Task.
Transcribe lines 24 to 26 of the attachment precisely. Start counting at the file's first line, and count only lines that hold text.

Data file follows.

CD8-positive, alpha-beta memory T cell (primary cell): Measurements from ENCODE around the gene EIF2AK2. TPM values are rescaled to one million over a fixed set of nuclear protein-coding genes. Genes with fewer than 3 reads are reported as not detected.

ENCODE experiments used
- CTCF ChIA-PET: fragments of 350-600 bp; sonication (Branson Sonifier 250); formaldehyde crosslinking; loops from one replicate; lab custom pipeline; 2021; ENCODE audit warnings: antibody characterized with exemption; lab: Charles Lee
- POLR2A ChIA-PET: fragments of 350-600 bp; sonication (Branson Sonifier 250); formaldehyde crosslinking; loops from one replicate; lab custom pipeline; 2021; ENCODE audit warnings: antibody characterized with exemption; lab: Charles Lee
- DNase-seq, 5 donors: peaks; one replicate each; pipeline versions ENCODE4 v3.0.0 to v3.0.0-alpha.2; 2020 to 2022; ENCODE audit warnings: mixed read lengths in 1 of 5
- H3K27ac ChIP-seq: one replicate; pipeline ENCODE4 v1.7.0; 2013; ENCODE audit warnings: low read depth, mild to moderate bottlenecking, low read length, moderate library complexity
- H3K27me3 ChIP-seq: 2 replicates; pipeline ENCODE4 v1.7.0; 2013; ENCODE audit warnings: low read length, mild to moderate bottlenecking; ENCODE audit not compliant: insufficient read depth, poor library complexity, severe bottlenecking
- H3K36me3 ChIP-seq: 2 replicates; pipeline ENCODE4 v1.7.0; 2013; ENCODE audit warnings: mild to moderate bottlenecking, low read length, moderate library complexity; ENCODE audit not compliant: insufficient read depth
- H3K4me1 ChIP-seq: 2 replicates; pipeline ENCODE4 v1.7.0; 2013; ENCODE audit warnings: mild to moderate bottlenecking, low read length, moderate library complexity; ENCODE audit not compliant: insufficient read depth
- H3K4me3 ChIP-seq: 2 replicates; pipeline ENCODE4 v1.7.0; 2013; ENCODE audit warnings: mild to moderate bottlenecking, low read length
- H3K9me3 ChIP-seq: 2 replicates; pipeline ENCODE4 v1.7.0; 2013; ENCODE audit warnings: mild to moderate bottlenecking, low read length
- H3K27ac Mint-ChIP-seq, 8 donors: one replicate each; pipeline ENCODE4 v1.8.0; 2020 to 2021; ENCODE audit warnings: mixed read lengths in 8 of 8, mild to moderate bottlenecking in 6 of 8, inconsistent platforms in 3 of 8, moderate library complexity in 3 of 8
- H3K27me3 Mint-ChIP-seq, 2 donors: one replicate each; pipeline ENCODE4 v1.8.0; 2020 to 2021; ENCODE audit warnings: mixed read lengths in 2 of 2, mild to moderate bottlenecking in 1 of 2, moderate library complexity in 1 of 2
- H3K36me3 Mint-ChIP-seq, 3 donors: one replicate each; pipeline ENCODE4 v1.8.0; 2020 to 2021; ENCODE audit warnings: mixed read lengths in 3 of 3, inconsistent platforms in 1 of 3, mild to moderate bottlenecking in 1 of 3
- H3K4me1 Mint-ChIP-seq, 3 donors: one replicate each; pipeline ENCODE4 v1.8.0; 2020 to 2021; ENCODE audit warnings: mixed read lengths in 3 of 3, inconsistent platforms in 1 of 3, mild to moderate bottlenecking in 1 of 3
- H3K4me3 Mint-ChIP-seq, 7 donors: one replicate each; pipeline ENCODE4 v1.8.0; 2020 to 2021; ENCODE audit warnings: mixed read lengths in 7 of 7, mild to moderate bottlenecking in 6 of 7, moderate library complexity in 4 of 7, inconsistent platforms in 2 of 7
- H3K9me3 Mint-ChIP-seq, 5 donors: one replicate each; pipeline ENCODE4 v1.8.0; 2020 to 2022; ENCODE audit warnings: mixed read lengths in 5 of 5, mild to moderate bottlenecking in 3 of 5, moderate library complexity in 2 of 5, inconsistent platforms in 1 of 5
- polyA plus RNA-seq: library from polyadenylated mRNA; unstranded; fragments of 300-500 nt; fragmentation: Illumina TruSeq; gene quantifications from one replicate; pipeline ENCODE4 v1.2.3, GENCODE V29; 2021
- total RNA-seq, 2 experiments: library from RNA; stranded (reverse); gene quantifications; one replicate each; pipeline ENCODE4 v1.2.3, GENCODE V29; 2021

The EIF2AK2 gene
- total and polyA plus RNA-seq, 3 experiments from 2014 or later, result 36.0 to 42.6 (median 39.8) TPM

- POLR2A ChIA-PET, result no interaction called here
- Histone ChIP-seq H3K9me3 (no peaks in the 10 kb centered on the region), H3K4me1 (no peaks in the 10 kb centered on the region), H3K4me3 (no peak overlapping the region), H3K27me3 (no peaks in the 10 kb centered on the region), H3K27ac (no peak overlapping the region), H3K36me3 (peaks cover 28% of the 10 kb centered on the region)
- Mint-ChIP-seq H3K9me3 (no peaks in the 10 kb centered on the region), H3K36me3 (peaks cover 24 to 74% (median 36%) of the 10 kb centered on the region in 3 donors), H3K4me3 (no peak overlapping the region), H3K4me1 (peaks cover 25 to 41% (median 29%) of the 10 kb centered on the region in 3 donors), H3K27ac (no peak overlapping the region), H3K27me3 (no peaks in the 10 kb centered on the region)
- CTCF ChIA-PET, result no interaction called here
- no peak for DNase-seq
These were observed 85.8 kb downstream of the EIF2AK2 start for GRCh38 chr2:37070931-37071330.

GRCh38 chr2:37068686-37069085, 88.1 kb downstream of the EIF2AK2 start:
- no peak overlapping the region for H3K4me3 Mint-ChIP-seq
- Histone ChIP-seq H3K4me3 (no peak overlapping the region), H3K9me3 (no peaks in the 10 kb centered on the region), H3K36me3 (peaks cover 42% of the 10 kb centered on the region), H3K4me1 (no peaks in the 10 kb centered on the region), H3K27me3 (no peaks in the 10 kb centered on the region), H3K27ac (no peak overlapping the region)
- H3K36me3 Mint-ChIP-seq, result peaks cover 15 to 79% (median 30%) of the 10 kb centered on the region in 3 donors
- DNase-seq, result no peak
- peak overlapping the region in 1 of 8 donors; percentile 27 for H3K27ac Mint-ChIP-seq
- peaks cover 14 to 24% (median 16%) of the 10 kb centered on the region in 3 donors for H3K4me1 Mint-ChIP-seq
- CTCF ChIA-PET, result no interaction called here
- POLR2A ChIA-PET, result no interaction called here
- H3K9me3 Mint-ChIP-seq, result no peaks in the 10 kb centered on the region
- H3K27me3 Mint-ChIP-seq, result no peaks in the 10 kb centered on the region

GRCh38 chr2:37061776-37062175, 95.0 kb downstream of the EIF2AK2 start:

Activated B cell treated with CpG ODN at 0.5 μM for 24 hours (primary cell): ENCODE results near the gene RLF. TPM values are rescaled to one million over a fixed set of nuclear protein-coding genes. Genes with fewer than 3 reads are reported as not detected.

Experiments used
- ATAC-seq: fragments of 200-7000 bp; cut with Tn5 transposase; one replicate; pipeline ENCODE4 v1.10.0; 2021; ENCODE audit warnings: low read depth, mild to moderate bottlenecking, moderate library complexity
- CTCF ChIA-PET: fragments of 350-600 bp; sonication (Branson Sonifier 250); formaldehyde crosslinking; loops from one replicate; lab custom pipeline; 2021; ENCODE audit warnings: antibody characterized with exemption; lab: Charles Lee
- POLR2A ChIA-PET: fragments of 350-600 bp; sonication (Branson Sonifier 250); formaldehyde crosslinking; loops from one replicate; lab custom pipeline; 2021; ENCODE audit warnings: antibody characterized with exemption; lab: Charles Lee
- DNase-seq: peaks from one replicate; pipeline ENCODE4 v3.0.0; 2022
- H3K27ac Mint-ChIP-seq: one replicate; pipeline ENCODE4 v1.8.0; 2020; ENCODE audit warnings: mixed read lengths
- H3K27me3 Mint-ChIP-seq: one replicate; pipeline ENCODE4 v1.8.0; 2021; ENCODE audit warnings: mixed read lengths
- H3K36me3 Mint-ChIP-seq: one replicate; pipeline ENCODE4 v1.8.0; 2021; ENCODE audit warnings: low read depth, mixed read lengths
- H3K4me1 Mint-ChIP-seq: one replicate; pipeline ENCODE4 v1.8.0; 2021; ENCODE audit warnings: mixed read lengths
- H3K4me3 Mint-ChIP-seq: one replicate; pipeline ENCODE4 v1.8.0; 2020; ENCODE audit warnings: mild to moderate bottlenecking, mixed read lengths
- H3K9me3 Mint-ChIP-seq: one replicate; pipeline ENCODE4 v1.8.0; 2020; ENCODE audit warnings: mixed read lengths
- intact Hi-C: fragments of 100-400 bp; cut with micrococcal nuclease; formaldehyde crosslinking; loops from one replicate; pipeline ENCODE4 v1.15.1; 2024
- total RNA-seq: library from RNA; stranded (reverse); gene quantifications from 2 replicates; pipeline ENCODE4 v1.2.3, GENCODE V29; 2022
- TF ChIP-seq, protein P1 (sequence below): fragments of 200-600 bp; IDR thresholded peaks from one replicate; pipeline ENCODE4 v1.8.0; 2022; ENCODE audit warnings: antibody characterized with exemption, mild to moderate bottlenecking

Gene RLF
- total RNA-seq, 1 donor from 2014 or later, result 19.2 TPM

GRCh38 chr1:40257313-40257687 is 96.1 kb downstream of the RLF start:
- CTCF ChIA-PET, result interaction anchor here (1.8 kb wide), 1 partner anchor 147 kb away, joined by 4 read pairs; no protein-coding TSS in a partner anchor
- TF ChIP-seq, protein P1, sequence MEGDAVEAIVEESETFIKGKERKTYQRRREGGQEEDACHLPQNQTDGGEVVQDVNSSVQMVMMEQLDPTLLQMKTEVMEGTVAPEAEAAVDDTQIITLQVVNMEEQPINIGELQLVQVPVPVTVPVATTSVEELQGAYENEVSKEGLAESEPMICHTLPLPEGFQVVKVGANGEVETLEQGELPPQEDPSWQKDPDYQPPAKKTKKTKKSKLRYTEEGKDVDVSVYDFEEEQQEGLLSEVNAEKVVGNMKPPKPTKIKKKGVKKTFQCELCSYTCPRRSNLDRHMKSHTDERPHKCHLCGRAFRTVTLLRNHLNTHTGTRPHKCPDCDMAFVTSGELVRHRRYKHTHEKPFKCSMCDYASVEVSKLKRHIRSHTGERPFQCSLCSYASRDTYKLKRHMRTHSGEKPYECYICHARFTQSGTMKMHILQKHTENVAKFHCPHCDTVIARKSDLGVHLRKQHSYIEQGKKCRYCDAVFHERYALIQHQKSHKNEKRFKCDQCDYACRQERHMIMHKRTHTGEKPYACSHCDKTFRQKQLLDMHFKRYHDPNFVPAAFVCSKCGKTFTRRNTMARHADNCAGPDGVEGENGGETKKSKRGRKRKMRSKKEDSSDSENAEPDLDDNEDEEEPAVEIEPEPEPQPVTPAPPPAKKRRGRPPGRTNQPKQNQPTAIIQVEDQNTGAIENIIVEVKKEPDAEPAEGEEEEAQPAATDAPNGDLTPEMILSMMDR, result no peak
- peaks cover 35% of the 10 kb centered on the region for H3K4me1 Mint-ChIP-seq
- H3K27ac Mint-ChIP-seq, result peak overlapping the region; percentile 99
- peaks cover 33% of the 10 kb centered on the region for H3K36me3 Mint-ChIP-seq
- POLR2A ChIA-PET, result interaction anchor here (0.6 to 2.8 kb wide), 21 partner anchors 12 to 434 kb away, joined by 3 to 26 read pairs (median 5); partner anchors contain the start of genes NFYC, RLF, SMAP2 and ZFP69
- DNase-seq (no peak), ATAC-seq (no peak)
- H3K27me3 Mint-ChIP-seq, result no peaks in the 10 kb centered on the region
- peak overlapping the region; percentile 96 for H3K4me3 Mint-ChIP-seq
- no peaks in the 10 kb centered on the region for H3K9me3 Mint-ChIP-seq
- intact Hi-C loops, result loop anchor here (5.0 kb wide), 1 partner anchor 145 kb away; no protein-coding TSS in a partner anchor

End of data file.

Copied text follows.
- Mint-ChIP-seq H3K9me3 (no peaks in the 10 kb centered on the region), H3K36me3 (peaks cover 24 to 74% (median 36%) of the 10 kb centered on the region in 3 donors), H3K4me3 (no peak overlapping the region), H3K4me1 (peaks cover 25 to 41% (median 29%) of the 10 kb centered on the region in 3 donors), H3K27ac (no peak overlapping the region), H3K27me3 (no peaks in the 10 kb centered on the region)
- CTCF ChIA-PET, result no interaction called here
- no peak for DNase-seq